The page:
Oxnard Schools to Spend $10,000 to Fight Vandalism : Education: Board votes to hire another guard and increase height of gates after attack on newest campus.


Responding to an incident of vandalism at its newest campus, the Oxnard School District will spend about $10,000 to improve the school’s entrance gates and post temporary, round-the-clock security at the site.

A security guard has patrolled the $21-million Robert J. Frank Intermediate School since it opened last week, including the campus in routine Monday-through-Friday tours of all the district’s schools, officials said.

On Wednesday, however, the school board unanimously approved hiring an additional officer to guard the Frank campus, on North Juanita Avenue near Colonia Road, in the evenings and on weekends for the next six weeks, or until the gates are made more secure. The school’s architect has been asked to help draw up a plan to make the gates higher.

“We need this type of security until we are sure that no one can get in,” said Trustee James T. Suter. “We can’t hope that nothing will happen.”


The board’s action comes in the wake of an incident last weekend, in which an unknown number of vandals climbed over the school’s gates, broke 78 water sprinkler heads and smashed 16 floodlights and fixtures, causing $6,000 in damage, said school Principal Pete Nichols.

“I was surprised that anyone would want to destroy something that is so vital to so many young people,” said Trustee Dorothie Sterling. “They don’t understand that they are destroying something that belongs to them.”

According to police and school officials, the vandals scaled one of three nine-foot-high gates to gain entry to the campus.

The board directed school administrators to spend up to $10,000 to increase the height of the three gates and install a deterrent at the top to prevent anyone from climbing over them.


“Once they get in, no one can see them,” Suter said, referring to the school’s office and classroom entrances, which all face away from the street.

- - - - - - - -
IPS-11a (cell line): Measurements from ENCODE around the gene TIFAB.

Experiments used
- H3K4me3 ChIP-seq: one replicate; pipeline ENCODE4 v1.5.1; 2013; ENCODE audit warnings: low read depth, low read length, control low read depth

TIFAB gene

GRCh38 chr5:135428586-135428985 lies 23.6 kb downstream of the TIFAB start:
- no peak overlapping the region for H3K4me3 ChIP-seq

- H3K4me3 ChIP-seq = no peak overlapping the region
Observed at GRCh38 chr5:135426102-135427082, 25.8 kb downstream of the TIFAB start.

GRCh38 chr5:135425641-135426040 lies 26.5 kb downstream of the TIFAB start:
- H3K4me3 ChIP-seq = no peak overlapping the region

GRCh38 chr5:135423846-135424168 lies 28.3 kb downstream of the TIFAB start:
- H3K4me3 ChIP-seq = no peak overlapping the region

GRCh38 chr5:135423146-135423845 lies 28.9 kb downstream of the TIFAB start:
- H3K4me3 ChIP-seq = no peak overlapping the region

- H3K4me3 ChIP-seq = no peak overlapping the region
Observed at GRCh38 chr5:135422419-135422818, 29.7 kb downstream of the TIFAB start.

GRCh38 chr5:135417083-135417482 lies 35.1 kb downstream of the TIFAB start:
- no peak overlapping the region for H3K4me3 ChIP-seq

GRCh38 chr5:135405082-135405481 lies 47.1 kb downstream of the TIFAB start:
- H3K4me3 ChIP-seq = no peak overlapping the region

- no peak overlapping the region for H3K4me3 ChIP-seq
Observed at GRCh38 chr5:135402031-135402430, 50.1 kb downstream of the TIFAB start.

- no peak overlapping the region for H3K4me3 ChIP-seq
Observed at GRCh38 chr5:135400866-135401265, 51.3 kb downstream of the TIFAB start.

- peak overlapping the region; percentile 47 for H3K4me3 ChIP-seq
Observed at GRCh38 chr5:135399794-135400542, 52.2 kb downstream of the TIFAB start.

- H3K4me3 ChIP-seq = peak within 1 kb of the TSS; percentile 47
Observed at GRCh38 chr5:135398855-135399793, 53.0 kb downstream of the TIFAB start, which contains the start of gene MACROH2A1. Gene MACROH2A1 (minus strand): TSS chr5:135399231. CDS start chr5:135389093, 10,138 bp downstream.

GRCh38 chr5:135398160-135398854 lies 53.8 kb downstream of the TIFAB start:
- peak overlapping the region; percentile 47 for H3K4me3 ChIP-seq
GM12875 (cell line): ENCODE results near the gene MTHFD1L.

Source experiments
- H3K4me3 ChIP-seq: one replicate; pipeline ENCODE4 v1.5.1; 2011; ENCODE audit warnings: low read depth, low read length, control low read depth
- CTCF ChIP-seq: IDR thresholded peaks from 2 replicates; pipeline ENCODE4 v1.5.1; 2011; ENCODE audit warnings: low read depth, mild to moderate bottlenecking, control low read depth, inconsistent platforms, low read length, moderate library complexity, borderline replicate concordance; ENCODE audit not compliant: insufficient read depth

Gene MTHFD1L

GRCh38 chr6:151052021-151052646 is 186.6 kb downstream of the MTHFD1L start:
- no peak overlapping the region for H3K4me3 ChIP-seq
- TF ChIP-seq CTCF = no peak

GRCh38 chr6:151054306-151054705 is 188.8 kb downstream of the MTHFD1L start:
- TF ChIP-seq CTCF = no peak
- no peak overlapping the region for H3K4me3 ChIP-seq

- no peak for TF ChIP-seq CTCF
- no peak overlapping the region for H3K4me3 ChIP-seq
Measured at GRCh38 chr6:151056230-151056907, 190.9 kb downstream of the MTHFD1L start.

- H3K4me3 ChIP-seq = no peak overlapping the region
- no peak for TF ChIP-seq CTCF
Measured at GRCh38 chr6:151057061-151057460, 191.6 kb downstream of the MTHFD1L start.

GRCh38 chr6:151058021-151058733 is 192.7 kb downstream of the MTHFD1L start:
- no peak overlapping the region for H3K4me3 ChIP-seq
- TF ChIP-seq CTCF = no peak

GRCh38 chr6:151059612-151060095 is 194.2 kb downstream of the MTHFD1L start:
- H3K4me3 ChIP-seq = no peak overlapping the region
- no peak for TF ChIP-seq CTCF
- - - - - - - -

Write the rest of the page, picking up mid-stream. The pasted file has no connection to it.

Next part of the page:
The school, between La Colonia and the Ventura Freeway, is an easy target because of the remoteness of its location, said Oxnard Police Detective Gino Rodriguez.

The fenced-in campus has celery and strawberry fields on its north and east sides, and athletic fields to its south and west.

The vandalism at the Frank School marked the second such incident in the district in two recent weeks. On July 24, vandals struck at Fremont Intermediate School, scrawling graffiti and obscene drawings on all but one of the school’s buildings.


The district spent nearly $900 to cover the graffiti, said Fremont Principal Paul Kirk.

Supt. Bernard Korenstein said vandalism is on the rise districtwide.

“We have always had vandalism in our schools,” Korenstein said. “But not to this extent.”

Rodriguez said the crime has been more common at high schools than in middle schools.


“School vandalism goes hand-in-hand with gang activity, and as the number of gangs increase in the middle schools, vandalism also increases,” Rodriguez said.

The Oxnard Union High School District spends about $100,000 a year on security and another $100,000 to repair damage from vandalism, said assistant business manager Richard W. Canady.

“We have vandalism virtually everyday,” Canady said. “It’s rare when it doesn’t happen.”

At the Frank School, concerned parents are forming a neighborhood watch group to patrol the area.


“Once we organize ourselves, we will be able to keep an eye on the school,” said Rosa Garibay, whose daughter is a seventh-grade student at Frank. “It’s sad what happened to our new neighborhood school. We will do everything we can to prevent that.”